Evidence uncovered by Kate Doyle, a researcher at the non-profit National Security Archive has proven crucial in several recent human rights trials in Latin America.
Doyle tells host Lisa Mullins how documents that originate within the US government are establishing culpability for crimes committed by former American allies in Peru, Guatemala and El Salvador.
Doyle, along with Fredy Peccerelli, the forensic anthropologist of the Fundación de Antropología Forense de Guatemala, have won the 2012 Abraham Lincoln Brigade Archive (ALBA) and Puffin Foundation Award for Human Rights Activism.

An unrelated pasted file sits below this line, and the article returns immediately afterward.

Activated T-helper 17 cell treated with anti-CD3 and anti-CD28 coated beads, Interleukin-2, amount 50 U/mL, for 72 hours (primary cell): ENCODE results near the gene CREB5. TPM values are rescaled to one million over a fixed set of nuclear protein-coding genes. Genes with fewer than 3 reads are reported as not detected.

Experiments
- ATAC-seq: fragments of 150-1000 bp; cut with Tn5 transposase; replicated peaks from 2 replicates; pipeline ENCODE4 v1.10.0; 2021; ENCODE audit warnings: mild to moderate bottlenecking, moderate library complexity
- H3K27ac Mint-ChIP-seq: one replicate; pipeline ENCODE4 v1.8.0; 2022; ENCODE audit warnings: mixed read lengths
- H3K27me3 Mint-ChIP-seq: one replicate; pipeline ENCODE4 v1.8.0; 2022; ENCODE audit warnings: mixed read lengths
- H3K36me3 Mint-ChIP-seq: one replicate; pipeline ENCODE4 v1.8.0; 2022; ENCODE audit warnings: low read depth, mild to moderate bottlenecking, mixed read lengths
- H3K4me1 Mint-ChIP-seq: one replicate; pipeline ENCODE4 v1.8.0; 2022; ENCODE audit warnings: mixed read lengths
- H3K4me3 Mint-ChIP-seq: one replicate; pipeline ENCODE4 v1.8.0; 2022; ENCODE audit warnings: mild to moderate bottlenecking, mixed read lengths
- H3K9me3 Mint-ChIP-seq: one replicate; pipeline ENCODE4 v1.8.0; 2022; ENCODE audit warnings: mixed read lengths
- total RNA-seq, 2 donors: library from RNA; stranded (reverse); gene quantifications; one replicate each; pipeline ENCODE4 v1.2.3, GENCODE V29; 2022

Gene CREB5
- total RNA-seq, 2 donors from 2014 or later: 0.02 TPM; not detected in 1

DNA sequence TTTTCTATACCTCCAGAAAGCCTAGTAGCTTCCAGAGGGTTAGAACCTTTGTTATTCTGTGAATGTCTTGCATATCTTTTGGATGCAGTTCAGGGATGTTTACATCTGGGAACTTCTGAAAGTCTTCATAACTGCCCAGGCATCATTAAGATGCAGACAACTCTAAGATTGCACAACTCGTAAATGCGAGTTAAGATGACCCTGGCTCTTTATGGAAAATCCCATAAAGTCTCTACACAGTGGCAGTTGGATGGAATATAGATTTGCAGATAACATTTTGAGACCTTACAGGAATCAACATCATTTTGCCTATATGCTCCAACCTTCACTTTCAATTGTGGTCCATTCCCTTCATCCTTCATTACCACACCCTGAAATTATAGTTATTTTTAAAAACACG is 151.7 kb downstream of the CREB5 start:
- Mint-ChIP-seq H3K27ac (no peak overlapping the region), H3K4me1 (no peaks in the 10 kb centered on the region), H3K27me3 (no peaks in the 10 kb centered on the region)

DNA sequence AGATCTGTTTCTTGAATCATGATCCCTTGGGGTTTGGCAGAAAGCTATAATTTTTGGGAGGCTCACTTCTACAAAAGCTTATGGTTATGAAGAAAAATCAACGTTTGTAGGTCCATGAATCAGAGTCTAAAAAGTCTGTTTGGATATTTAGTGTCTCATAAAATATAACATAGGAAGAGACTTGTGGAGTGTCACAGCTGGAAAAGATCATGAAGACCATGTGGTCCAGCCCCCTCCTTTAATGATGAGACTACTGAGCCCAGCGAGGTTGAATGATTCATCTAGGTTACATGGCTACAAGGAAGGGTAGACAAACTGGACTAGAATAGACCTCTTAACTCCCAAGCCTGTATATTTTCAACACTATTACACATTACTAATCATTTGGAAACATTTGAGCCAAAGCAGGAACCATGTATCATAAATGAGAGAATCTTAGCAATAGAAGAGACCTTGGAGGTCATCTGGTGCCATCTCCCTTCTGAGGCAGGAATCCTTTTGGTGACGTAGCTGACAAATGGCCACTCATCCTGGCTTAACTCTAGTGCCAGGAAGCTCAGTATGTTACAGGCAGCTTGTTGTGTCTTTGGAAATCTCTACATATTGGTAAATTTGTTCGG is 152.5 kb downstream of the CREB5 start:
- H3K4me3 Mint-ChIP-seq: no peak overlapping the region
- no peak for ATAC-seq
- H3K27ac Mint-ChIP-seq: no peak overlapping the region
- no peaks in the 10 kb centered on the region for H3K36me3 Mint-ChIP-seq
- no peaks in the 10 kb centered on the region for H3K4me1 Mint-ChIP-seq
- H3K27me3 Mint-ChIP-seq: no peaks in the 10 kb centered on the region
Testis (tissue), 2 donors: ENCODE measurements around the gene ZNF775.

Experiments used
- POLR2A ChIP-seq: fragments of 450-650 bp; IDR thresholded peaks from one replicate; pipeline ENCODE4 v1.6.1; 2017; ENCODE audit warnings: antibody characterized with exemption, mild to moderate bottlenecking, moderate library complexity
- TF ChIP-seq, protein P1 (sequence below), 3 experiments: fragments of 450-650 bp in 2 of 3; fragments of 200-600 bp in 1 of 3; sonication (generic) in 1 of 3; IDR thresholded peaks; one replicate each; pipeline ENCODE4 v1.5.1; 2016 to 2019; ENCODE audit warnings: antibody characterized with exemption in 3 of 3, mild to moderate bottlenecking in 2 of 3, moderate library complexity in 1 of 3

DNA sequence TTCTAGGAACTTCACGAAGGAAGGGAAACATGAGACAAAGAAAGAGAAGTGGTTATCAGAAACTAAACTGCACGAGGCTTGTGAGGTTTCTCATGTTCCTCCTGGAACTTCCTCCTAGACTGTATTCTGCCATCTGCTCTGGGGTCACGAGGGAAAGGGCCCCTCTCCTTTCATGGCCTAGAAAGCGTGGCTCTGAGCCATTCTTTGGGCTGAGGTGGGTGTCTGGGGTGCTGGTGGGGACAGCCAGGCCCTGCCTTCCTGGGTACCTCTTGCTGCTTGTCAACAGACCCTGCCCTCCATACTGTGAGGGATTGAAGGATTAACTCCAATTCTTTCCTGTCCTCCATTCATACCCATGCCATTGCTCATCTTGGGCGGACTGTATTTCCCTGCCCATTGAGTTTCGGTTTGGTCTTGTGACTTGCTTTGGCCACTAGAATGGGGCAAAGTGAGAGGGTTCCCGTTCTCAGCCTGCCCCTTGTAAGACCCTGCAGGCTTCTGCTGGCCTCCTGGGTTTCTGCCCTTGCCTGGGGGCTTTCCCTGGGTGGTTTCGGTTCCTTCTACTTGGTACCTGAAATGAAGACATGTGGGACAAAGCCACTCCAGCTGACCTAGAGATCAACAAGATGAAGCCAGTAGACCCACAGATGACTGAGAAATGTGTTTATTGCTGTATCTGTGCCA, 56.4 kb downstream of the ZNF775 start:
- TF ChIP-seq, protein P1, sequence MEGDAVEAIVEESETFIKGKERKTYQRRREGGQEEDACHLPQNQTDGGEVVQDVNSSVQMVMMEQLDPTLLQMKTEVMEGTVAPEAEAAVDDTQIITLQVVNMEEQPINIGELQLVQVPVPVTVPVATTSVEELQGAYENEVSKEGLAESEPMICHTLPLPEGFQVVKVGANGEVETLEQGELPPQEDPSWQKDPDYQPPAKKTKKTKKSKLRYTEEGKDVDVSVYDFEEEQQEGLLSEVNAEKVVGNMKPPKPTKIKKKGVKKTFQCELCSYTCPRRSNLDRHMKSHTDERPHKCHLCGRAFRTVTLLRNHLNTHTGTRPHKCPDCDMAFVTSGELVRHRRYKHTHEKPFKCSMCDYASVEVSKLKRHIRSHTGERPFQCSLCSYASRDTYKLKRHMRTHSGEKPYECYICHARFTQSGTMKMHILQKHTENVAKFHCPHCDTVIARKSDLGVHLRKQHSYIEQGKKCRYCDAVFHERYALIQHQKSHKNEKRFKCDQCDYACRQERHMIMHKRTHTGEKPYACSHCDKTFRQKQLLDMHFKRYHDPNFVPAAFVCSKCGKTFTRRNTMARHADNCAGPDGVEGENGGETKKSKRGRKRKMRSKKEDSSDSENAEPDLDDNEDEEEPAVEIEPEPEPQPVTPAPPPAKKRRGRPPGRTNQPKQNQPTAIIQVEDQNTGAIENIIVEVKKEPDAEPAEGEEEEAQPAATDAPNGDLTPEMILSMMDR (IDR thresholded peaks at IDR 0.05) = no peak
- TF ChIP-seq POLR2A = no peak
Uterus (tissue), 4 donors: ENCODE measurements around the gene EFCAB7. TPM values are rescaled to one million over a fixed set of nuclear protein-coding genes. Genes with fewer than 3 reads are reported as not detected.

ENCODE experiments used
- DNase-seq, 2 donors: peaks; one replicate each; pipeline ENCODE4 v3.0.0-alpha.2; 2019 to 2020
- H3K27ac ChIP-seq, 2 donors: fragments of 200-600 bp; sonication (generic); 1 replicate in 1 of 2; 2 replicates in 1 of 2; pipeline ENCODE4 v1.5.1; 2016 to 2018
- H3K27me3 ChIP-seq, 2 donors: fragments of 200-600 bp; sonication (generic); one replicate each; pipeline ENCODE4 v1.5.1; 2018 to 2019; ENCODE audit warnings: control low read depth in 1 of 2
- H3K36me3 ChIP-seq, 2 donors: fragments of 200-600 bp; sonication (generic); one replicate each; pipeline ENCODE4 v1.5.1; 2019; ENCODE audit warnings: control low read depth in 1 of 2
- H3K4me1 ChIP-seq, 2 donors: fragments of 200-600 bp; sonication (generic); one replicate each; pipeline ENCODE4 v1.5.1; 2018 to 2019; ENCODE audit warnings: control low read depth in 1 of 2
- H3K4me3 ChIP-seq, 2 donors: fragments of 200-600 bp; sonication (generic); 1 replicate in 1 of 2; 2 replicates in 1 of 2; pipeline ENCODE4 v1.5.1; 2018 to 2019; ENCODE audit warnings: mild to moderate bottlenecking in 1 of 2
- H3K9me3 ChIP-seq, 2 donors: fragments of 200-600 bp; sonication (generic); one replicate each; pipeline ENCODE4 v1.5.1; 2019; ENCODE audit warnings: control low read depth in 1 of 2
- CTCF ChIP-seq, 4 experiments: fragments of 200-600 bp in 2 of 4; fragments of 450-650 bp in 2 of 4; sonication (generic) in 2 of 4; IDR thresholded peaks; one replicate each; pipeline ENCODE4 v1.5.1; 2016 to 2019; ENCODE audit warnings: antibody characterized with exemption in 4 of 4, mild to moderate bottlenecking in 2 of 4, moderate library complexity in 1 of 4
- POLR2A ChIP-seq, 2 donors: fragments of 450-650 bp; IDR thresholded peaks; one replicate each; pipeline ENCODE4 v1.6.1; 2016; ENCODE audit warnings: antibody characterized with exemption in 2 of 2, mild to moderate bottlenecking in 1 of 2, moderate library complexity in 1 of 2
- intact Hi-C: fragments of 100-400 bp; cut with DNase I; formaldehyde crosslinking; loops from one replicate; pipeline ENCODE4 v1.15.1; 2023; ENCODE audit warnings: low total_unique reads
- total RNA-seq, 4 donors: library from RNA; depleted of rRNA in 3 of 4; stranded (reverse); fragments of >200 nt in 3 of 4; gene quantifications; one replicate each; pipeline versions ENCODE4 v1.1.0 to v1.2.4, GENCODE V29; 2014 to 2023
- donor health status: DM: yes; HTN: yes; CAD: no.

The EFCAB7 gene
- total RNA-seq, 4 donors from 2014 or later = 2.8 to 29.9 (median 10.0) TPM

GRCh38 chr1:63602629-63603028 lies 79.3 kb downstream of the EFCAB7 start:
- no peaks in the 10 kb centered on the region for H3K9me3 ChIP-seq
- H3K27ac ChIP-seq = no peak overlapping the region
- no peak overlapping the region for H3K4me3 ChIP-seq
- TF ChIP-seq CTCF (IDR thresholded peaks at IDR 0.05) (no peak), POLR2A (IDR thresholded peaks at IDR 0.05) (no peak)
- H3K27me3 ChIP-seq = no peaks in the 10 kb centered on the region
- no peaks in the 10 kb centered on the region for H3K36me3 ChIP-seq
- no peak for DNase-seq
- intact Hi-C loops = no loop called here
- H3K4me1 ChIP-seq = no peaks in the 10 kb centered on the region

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Lisa Mullins: I’m Lisa Mullins and this is “The World” a co-production of the BBC World Service, PRI, and WGBH in Boston. The 1960s, 70s, and 80s were a turbulent time in many Latin American countries. Popular insurrection threatened authoritarian regimes. Military and security resorted to ruthless tactic to cling to power. Today, several Latin American nations are making strides to examine their painful past, but to reveal the full story they need documentation and that’s hard to come by. A handful of human rights crusaders have worked to unearth new evidence of those so called “dirty wars”. Among them is Kate Doyle. She directs the evidence project at the National Security Archive. This week Doyle received the Puffin Foundation Award for Human Rights Activism. She won it with Guatemalan forensic anthropologist Fredy Peccerelli. Kate Doyle has gone to great lengths to get some key documents, but sometimes, she says, people come to her with the evidence.